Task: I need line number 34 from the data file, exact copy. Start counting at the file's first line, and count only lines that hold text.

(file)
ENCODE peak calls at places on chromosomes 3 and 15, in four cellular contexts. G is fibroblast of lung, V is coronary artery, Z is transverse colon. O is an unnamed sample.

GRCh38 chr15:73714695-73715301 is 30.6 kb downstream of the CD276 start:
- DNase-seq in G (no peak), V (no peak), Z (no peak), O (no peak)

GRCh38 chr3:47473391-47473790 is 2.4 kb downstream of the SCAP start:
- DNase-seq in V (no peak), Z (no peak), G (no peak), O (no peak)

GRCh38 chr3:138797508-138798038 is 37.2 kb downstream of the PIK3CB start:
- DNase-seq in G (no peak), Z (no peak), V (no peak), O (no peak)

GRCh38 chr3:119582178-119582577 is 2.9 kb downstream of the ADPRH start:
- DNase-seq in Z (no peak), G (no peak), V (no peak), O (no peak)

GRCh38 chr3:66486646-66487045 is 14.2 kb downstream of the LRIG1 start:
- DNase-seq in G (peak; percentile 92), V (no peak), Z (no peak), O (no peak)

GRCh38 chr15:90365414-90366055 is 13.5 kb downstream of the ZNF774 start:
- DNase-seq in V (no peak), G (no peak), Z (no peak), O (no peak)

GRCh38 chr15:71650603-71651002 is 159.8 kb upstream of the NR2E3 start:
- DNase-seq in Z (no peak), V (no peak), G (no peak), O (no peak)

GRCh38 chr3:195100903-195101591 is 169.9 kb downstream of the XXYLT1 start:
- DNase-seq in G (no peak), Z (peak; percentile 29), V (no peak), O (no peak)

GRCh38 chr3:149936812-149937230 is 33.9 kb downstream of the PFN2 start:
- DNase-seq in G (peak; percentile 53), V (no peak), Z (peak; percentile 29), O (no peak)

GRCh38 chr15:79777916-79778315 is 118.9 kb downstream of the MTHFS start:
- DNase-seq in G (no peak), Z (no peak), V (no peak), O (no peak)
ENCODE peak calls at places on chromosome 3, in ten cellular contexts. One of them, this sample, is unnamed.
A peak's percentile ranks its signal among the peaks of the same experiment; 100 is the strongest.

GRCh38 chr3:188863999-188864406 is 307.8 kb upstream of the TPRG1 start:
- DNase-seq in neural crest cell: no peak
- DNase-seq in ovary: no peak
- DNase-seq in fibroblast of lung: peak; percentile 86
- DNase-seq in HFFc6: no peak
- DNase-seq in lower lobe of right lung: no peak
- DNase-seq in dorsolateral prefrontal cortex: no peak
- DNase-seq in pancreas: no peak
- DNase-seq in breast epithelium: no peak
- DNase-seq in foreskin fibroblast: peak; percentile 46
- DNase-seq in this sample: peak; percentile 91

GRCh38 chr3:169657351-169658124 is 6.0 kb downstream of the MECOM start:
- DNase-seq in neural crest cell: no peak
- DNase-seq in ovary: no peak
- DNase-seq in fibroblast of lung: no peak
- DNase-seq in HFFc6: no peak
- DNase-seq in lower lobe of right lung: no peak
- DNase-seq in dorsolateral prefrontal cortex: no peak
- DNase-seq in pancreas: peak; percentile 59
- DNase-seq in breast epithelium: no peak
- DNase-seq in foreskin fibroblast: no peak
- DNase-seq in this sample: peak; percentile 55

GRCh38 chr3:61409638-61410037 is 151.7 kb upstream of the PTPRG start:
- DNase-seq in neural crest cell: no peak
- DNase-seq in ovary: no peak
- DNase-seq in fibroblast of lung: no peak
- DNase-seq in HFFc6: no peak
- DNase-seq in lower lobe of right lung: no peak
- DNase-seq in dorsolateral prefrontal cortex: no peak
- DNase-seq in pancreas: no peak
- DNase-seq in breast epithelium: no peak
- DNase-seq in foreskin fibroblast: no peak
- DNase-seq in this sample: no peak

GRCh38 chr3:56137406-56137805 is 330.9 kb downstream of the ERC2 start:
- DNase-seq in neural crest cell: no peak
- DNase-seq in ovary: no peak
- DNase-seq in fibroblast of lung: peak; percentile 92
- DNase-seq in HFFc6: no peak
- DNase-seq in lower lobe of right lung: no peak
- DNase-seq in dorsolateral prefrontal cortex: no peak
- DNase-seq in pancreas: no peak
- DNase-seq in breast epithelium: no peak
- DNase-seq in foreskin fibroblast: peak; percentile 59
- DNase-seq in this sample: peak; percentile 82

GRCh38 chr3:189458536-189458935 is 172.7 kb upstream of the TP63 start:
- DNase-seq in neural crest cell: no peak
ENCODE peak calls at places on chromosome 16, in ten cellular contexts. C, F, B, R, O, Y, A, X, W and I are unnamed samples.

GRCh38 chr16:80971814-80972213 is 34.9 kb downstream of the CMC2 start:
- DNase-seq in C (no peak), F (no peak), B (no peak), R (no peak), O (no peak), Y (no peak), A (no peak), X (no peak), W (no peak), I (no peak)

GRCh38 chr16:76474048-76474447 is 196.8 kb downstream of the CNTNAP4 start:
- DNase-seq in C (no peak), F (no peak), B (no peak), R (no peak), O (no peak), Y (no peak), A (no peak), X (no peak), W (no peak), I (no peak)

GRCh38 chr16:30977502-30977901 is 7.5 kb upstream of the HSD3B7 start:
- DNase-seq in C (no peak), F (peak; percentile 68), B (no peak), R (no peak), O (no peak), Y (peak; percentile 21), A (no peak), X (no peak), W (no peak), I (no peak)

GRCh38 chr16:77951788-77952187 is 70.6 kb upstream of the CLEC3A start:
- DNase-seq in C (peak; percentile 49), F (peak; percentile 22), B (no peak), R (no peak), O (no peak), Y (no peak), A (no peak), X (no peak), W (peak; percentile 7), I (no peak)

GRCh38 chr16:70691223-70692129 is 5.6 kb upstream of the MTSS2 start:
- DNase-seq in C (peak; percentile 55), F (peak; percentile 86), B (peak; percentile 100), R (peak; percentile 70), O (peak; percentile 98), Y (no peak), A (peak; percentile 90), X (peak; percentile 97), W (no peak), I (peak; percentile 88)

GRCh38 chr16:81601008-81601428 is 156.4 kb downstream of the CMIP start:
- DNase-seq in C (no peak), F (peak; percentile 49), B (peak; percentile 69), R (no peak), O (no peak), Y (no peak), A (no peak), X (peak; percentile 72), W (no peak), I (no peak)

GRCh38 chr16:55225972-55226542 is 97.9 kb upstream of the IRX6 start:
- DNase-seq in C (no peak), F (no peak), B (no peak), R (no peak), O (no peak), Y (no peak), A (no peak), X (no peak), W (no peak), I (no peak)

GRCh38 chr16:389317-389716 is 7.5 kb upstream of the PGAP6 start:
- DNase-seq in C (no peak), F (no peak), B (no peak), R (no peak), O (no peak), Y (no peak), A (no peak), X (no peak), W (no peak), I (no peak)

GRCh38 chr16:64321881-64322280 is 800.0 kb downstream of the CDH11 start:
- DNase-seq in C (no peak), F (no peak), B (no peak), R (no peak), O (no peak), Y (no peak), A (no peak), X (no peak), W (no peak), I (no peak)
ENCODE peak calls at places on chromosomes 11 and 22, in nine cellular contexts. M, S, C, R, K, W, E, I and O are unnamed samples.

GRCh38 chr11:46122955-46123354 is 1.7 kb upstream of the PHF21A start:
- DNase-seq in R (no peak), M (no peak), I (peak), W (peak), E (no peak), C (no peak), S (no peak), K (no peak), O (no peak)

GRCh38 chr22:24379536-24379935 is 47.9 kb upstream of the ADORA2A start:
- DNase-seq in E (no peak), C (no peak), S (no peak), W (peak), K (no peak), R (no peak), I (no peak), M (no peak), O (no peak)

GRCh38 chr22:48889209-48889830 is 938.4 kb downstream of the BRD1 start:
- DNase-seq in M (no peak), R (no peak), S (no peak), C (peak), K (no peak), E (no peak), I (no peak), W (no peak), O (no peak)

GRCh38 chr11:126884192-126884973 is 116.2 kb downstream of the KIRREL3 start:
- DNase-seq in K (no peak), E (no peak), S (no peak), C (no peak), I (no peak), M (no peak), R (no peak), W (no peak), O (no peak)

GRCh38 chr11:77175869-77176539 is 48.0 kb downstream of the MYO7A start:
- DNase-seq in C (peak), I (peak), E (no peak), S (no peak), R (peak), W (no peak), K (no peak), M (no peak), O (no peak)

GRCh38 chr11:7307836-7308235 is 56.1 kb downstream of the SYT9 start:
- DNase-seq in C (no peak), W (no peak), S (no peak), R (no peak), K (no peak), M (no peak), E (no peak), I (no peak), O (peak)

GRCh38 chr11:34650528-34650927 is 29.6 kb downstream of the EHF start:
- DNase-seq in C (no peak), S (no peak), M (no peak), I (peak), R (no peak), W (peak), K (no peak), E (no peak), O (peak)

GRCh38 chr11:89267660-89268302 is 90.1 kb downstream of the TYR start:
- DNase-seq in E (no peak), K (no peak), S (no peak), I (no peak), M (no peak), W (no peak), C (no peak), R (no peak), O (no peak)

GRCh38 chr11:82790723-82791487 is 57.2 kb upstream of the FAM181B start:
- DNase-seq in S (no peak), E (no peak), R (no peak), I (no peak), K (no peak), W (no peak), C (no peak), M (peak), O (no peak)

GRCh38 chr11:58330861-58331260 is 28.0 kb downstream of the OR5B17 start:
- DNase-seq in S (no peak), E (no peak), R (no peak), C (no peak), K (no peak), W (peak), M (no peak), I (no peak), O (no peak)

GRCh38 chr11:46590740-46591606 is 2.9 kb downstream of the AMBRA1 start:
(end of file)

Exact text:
- DNase-seq in this sample: peak; percentile 91